When we think of caterpillars, many of us jump to thoughts of butterflies. However, often the caterpillars that catch our attention turn into moths. This white-marked tussock moth easily catches our eye now, but will become a small, brown moth easy to overlook.
Butterflies & Moths
Crab spiders are a “wait & ambush” predator, relying on camoflauge as they silently wait for prey to pass. This goldenrod crab spider can often be found on goldenrods & daiseys, & are capable of changing color to match the flower.
Wolf spiders are some of our largest spiders. This beach wolf spider has a mottled coloration, allowing perfect camoflauge in the sand. These spiders do not makes webs, but pursue & pounce on their prey.
This nursery web spider is very common in meadows & forest edges. They do not make webs to hunt, but make a “nursery” web, which the females guards, from a folded over leaf wrapped in silk. Males present the females with flies, & if the female takes it, they will mate.
Some of my favorite spiders are in the orbweaver family. These spiders hunt using the typical web formation we think of when we hear “spider web”. August is the perfect time to find their circular webs, as they become illuminated in the dew of foggy August mornings. This giant lichen orbweaver is quite large, with a web that can stretch up to 4 feet in diameter, & can consume large prey like the green darner dragonfly it has ensnared in this web.
Fishing spiders belong to the nursey web spider family. These very large spiders use their long legs to walk across water. The two middle legs on each side stick straight out to stabilize the spider, while the front & back legs on both sides act as paddles to propel them forward. They use their legs to detect vibrations on the surface of the water & can dive down to catch prey, including small fish!
These green lacwings are very well camoflaged, but if you find them in your gardens, be happy! They are also known as “aphid lions”, feeding primarily on aphids & keeping your plants pest free!
This giant red velvet mite, having 8 legs, is in the Arachnid family & is not an insect at all, rather a close relative of spiders. These mites spend much of the year hibernating underground, but often appear in our woodlands after it rains. The adults feed on ants & other small insects. Their bright red color helps spot these tiny creatures.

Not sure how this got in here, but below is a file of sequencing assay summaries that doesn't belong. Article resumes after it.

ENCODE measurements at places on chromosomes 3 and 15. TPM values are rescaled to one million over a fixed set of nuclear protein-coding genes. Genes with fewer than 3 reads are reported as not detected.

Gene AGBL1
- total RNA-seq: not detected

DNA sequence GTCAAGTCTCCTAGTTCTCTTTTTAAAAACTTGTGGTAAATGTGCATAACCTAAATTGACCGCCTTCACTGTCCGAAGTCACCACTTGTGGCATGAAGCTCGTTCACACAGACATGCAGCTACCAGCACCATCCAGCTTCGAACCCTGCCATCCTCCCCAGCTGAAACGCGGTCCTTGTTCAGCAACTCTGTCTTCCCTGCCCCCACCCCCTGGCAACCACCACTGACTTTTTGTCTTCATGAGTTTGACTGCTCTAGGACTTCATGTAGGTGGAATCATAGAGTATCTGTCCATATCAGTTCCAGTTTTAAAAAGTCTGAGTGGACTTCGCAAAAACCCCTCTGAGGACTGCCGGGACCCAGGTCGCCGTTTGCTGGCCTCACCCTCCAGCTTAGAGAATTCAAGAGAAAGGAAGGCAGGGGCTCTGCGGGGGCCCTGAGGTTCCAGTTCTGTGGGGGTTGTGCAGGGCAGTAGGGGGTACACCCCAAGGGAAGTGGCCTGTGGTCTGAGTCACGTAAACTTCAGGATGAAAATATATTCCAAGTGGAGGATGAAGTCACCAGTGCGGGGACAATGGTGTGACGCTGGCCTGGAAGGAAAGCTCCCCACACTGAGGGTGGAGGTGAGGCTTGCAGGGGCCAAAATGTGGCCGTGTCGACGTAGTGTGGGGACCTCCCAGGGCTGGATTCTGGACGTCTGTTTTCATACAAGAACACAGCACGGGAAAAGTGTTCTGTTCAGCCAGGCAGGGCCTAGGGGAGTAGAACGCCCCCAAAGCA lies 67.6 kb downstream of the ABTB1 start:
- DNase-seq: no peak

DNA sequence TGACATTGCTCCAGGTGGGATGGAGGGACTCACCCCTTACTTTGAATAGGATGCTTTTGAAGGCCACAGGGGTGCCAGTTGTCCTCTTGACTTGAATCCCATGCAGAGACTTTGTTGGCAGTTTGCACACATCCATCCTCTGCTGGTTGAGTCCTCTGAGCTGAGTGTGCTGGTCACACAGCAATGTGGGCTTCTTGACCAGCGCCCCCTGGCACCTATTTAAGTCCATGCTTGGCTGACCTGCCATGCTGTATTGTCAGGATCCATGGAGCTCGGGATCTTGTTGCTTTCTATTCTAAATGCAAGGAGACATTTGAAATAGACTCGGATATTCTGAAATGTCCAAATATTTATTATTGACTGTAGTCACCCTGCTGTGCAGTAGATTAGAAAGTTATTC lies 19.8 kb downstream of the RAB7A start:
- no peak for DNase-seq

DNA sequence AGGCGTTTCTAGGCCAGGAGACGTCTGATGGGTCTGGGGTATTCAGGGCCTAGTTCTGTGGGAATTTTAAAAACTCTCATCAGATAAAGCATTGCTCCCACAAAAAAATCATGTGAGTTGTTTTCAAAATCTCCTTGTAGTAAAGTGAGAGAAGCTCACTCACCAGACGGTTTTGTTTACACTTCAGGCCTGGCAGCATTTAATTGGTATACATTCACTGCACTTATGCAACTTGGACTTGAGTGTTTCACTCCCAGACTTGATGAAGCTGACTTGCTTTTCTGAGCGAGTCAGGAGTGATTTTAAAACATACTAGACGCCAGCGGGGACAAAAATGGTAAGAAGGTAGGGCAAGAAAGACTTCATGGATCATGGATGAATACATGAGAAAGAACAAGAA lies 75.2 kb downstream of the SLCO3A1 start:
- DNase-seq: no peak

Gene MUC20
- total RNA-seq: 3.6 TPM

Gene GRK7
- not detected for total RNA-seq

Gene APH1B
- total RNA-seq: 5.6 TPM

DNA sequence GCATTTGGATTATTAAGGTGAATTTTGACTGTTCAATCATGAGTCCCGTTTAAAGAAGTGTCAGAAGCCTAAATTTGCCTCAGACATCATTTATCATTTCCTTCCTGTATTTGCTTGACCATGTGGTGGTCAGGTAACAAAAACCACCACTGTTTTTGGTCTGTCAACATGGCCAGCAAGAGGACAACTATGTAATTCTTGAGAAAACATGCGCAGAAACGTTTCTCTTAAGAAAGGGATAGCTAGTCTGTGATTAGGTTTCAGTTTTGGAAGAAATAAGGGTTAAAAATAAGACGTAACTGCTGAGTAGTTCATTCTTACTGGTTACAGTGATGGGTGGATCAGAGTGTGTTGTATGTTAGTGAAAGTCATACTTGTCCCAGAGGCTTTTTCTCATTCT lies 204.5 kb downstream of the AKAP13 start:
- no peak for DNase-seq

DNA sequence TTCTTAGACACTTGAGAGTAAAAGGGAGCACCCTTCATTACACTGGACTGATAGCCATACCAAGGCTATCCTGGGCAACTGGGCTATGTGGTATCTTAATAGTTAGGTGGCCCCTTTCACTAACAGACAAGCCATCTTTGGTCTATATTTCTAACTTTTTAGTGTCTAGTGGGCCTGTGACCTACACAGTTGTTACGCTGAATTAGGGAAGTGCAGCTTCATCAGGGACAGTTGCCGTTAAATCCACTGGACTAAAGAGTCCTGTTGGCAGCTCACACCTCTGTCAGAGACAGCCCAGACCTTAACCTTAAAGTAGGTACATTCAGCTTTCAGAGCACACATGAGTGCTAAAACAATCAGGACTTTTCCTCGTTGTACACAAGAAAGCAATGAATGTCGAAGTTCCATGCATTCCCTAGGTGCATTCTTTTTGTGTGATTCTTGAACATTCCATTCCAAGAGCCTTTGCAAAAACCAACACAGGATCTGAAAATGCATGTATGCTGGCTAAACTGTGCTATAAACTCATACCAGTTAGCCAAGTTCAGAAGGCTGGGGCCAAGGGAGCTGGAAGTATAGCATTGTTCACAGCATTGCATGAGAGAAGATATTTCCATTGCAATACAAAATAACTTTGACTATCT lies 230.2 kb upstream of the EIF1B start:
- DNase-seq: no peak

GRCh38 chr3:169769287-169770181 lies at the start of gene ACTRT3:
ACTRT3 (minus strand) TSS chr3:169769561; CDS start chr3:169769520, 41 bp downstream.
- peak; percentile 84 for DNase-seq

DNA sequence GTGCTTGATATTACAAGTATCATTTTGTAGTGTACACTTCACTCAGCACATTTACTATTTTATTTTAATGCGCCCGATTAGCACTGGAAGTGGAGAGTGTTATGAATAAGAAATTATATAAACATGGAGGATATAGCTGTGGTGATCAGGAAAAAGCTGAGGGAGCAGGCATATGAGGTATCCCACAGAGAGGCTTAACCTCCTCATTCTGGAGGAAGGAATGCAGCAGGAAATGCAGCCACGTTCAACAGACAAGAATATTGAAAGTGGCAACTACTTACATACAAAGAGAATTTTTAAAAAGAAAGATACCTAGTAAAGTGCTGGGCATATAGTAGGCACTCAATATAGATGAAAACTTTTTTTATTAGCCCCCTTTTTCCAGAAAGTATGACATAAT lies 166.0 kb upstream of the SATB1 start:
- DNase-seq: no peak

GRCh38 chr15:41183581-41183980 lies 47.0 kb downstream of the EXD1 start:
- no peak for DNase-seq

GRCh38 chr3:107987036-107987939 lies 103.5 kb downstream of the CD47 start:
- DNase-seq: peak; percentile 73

This is evidence of the spittle bug, also known as a frog hopper due to the way they move. The nymphs of this bug produce a spit-like substance to hide in while they mature into adults.
Some bugs have mass emergence events from the water. This is a mayfly emergence we caught at sunset in the BWCA. Thousands of them emerged from this lake. When we paddled on to the next lake, there wasn’t a mayfly in sight. Different lakes have different timings for these mass emergences.
This is the larvae of the green lacewing. Often, the larva of an insect looks much different (& perhaps scarier) than it’s adult form. These larvae often cover themself in debri as they wait for prey, usually an aphid, to come by.
Currently, there is a project going on called the Minnesota Bee Atlas, to determine just how many species of bees live in MN. The record is very incomplete. There are many types of bees in MN, & they all play important roles. There are over 20 species of bumblebees, which are important native pollinators.
What better a way could you spend the last days of summer than taking your family outside to get close to nature? A fascination with bugs is innate in many children, so get outside and search for wonders of your own in the micro-realm of insects and spiders!